The quality of employee referencing across the UK is mixed with no real standardisation and approach. The Better Hiring Institute believes there is value in better referencing and is working on setting frameworks for industry. The Better Hiring Institute is involved with one current specific project launched by GOV UK in November 2020 focused on creating standards in the care sector. The Better Hiring Institute sees this as an important step in improving referencing across industry.

Sharing Effective References & Conduct Information Project

A collaborative project with Skills for Care, Disclosure & Barring Service (DBS), Dominic Headley & Associates, Reed Screening & VBA Consulting.

Gathering effective references for staff working in social care and health settings has always been an essential part of safe and fair recruitment, but many employers experience challenges in obtaining and providing them. Some employers refuse to complete references, others provide insufficient information and sometimes, appropriate ‘evidence of conduct’ is not provided, which is legally required by the Care Quality Commission.

The aim is to improve and standardise referencing in future where possible. The GOV.UK launch article can be found here

The project will develop resources which will provide social care employers with the guidance, knowledge, and tools to allow them to share accurate and relevant information about individuals with prospective employers – and with DBS, when appropriate.

The project has identified challenges with references through available data.

Volume:

Currently there are challenges in industry regarding how many references are required and how far they should go back, often meaning there is little standardisation across industry, even within the same sector. Even in social care this can be a challenge for recruitment agencies who have got regulatory requirements, client requirements, their own standards and best practice, as well as other sector standards to meet.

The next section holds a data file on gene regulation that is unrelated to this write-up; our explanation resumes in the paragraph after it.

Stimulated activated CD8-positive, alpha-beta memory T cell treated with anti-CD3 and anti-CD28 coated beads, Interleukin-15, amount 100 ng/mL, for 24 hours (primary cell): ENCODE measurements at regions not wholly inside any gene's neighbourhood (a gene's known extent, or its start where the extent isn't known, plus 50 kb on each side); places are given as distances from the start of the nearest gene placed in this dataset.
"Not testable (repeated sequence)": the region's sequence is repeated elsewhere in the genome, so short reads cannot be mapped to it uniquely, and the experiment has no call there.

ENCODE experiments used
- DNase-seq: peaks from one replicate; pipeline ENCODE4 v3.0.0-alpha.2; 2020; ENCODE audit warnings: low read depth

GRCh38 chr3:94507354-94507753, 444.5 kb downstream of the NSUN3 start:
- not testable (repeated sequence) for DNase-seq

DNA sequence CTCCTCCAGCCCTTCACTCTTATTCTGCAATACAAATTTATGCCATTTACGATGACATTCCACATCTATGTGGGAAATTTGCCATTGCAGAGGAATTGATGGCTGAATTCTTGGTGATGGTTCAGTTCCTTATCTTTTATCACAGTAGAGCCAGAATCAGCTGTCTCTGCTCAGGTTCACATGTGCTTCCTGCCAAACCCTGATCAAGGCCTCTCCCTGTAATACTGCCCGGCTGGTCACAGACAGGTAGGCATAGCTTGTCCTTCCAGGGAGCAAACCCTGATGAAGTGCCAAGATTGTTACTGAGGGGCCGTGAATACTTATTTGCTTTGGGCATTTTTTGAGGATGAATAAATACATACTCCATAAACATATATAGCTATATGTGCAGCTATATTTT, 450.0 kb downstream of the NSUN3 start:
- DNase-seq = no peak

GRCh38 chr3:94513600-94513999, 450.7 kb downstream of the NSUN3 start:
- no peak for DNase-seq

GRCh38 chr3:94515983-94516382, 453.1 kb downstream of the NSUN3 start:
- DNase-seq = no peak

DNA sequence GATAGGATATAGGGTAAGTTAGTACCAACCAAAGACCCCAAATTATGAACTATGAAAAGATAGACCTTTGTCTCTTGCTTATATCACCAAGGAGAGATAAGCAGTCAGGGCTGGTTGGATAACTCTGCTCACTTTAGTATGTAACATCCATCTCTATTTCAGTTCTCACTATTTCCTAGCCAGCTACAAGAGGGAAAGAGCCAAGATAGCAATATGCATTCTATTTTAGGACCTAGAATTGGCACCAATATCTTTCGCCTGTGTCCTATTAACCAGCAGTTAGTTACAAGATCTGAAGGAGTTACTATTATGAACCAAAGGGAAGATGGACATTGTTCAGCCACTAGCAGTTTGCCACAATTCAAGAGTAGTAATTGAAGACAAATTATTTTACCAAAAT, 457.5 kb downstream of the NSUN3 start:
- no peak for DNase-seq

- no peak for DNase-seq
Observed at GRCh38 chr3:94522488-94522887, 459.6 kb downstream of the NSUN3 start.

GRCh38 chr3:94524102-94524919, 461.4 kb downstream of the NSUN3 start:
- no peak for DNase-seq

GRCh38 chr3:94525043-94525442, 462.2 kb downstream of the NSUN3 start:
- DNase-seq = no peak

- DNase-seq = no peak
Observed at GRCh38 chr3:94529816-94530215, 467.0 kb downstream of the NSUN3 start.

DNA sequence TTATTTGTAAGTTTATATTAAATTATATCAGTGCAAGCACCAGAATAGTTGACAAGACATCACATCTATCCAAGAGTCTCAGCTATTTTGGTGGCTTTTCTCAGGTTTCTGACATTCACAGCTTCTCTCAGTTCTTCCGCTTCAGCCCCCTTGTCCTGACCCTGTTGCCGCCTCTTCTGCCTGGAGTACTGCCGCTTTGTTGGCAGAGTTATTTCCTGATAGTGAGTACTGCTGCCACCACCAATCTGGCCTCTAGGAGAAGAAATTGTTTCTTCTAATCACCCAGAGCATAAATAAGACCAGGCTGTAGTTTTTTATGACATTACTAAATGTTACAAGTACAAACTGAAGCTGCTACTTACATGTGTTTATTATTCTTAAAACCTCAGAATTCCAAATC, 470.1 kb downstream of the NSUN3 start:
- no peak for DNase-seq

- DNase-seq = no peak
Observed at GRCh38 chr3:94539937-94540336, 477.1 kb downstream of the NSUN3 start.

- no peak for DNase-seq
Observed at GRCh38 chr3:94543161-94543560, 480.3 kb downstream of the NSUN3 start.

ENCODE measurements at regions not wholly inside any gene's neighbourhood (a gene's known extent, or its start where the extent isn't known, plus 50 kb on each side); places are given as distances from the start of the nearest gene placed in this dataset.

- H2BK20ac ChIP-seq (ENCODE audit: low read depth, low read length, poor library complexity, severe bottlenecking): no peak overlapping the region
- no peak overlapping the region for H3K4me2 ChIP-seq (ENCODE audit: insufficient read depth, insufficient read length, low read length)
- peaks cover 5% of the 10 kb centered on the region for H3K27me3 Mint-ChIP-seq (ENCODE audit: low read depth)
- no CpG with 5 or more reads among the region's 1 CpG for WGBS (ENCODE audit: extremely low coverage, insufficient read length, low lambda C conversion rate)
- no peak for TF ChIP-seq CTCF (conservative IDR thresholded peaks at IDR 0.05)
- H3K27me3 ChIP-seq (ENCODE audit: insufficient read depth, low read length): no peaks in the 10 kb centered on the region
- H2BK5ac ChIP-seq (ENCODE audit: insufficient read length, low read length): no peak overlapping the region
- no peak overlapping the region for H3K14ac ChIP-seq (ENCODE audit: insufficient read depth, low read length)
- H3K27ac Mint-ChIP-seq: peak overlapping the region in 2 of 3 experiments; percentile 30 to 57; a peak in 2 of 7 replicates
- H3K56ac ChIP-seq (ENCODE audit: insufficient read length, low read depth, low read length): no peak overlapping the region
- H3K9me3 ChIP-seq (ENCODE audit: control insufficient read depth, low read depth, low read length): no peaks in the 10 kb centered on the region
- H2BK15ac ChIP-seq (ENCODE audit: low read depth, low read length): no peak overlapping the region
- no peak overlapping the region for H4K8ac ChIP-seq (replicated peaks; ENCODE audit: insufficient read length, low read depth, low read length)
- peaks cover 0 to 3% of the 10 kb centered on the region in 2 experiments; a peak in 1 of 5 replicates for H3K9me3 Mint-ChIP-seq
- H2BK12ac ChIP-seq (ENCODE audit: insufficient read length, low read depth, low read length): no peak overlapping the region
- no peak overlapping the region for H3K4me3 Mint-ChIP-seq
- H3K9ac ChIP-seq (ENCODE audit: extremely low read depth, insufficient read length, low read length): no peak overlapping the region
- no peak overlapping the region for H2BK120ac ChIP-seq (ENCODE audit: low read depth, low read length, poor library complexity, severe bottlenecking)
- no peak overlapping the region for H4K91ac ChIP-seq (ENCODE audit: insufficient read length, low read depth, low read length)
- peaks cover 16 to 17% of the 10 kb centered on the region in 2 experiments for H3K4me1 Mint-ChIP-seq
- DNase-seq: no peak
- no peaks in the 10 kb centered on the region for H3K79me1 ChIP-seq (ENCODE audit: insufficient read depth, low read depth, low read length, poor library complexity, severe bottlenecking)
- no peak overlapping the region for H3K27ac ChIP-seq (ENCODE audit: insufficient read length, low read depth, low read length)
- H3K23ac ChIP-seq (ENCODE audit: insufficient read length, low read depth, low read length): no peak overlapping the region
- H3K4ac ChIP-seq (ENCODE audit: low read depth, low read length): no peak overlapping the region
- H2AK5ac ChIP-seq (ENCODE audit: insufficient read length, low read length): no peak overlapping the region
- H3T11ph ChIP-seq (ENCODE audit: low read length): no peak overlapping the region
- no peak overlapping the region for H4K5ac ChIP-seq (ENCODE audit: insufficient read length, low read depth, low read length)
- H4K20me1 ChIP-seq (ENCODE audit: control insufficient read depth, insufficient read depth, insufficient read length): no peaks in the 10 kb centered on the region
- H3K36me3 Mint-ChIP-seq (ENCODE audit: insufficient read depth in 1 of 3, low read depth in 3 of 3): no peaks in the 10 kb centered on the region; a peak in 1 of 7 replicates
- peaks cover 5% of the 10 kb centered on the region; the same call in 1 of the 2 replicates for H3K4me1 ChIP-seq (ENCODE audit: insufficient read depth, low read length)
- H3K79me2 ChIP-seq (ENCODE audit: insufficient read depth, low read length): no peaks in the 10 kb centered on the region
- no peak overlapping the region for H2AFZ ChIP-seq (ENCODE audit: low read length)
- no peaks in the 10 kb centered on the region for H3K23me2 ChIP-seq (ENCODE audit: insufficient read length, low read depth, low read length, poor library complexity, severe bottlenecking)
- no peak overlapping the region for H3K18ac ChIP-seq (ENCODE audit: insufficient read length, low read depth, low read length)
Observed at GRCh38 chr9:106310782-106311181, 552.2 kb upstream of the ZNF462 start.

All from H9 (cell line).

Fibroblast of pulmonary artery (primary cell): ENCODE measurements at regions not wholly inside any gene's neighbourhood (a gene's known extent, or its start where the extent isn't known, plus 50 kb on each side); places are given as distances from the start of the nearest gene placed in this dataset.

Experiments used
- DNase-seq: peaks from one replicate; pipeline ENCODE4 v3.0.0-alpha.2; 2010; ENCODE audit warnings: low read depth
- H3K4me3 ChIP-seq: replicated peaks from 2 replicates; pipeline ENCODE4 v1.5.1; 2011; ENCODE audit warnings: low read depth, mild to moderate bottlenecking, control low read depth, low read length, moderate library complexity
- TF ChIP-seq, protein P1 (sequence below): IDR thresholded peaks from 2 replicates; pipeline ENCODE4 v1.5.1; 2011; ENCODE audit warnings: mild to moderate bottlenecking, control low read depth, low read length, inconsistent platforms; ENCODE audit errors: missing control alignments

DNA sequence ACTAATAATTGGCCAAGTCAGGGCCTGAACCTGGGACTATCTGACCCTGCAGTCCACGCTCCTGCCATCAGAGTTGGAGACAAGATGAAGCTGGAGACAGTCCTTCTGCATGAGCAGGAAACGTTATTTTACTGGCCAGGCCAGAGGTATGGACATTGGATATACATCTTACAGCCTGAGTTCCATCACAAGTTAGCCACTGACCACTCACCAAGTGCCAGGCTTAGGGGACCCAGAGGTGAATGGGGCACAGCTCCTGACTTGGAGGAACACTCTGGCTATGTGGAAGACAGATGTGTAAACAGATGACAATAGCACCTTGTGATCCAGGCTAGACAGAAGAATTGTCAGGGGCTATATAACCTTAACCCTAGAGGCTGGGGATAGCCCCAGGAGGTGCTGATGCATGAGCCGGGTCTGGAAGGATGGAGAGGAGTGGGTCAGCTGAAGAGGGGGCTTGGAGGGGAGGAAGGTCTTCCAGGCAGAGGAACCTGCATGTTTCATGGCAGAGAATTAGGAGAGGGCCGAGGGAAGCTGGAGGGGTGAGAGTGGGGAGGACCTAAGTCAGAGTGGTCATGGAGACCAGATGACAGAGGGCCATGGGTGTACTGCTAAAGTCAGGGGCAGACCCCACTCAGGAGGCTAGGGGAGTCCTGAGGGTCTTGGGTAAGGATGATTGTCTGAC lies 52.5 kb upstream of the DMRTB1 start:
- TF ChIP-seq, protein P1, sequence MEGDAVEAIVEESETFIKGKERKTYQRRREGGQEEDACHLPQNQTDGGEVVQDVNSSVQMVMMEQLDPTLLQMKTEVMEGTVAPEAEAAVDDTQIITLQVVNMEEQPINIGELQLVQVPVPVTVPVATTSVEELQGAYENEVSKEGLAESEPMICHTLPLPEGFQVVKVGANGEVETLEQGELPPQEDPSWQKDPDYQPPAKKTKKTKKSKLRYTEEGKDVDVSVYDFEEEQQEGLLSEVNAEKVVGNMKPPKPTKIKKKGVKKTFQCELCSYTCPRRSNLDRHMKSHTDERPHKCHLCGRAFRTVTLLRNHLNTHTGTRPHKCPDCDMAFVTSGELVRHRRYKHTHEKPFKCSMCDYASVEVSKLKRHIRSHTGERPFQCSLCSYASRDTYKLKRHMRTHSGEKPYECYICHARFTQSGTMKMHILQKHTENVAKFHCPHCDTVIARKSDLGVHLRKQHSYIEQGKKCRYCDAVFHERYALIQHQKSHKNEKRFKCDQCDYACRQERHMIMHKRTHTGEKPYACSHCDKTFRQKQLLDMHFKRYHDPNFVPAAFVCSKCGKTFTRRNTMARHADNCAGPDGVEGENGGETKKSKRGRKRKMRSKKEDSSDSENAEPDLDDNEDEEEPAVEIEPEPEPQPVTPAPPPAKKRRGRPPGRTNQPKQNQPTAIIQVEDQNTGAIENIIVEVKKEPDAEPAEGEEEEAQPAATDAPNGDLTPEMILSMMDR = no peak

This results in confusion, complexity, and lack of consistent approach for employers.

A study of over 101,969 references found that 62,092 were received which is a 61% return rate. This highlights the challenge within industry to not just obtain references but to also to provide them.

Validity:

There are number of reasons why a reference may not be acceptable. This includes being provided by an inappropriate referee, information not completed on the reference, or the reference stating the person is unsuitable. This is estimated to be as high as 10% of references received.

Veracity:

This assesses whether or not the referee agrees with the information submitted by the candidate such as place of work, position, and dates of employment. Of the 62,092 references received, 19,399 were found to have discrepancies against information provided by the candidate, which equates to 31%.

Value:

So often referees now provide just employment dates rather than any qualitative or conduct information. 81% of references received contained dates only, this is inclusive of all sectors and is not just related to social care.

Verification:

In most sectors it is required to verify a reference is real and genuine and has come from legitimate sources. 65% of referee information provided by the candidate are not the correct details.

The data also shows that 13,462 (22%) references had to be verified using other sources as not been able to obtain upfront/go back for qualifying information.

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